In addition, users will get a periodic notification if any of their apps with the location permission change their data sharing practices to start sharing their data with 3rd parties.
The new location data sharing updates page will be accessible from within device settings.
Secure full screen Intent notifications
With Android 11 (API level 30), it was possible for any app to use Notification.Builder#sendFullScreenIntent to send full-screen intents while the phone is locked. You could auto-grant this on app install by declaring the USE_FULL_SCREEN_INTENT permission in the
Full-screen intent notifications are designed for extremely high-priority notifications demanding the user's immediate attention, such as an incoming phone call or user-configured alarm clock settings. Starting with Android 14, we are limiting the apps granted this permission on app install to those that provide calling and alarms only.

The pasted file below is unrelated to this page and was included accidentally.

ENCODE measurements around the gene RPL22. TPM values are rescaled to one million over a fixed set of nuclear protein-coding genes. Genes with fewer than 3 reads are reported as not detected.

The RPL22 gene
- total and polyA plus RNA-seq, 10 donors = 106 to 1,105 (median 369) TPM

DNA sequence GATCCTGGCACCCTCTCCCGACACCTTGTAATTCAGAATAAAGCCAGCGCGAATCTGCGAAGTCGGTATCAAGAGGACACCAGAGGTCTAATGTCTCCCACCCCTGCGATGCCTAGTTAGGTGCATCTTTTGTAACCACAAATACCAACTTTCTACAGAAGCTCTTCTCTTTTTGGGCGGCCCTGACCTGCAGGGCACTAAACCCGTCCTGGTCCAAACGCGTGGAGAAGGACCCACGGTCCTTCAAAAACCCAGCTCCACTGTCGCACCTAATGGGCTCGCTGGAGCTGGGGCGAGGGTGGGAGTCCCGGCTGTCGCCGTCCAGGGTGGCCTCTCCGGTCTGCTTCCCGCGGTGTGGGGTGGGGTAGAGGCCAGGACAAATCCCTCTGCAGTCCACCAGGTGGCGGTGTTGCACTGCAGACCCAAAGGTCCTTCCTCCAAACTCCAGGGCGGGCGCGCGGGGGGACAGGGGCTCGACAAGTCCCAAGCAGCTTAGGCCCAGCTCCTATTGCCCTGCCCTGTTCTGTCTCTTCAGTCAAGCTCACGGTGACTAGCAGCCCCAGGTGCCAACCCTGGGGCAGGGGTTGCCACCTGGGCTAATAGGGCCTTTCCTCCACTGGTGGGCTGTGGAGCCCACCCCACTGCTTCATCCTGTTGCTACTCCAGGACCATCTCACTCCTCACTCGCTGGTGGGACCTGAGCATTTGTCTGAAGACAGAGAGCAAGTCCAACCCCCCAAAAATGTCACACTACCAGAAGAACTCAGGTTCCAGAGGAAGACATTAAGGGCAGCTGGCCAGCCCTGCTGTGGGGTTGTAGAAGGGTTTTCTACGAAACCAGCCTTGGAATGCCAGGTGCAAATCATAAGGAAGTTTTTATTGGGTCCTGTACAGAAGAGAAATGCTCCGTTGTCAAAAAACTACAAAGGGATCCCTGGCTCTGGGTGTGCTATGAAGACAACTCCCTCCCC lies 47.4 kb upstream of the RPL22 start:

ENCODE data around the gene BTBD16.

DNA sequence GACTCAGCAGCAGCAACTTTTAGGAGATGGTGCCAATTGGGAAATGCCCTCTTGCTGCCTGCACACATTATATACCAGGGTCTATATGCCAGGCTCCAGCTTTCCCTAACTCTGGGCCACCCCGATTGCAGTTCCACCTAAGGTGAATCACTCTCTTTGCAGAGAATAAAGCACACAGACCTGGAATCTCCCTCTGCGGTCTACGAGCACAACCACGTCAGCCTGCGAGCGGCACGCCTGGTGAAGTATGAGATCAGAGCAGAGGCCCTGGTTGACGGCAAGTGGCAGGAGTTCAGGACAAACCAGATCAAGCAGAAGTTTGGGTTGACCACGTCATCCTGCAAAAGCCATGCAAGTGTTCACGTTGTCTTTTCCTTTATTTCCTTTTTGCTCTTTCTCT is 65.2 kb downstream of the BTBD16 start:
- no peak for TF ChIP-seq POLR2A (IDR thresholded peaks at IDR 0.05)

This permission remains enabled for apps installed on the phone before the user updates to Android 14. Users can turn this permission on and off.
You can use the new API NotificationManager.canUseScreenIntent to check if your app has the permission; if not, your app can use the new intent ACTION_MANAGE_APP_USE_FULL_SCREEN_INTENT to launch the settings page where users can grant the permission.
With the Android 14 Beta 2 release, we've added multiple improvements and new guidance for developers to have more seamless animation when moving between activities within an app.
- You can set android:enableOnBackInvokedCallback=true to opt in to predictive back system animations per-Activity instead of for the entire app.
- We’ve added new Material Component animations for Bottom sheets, Side sheets, and Search.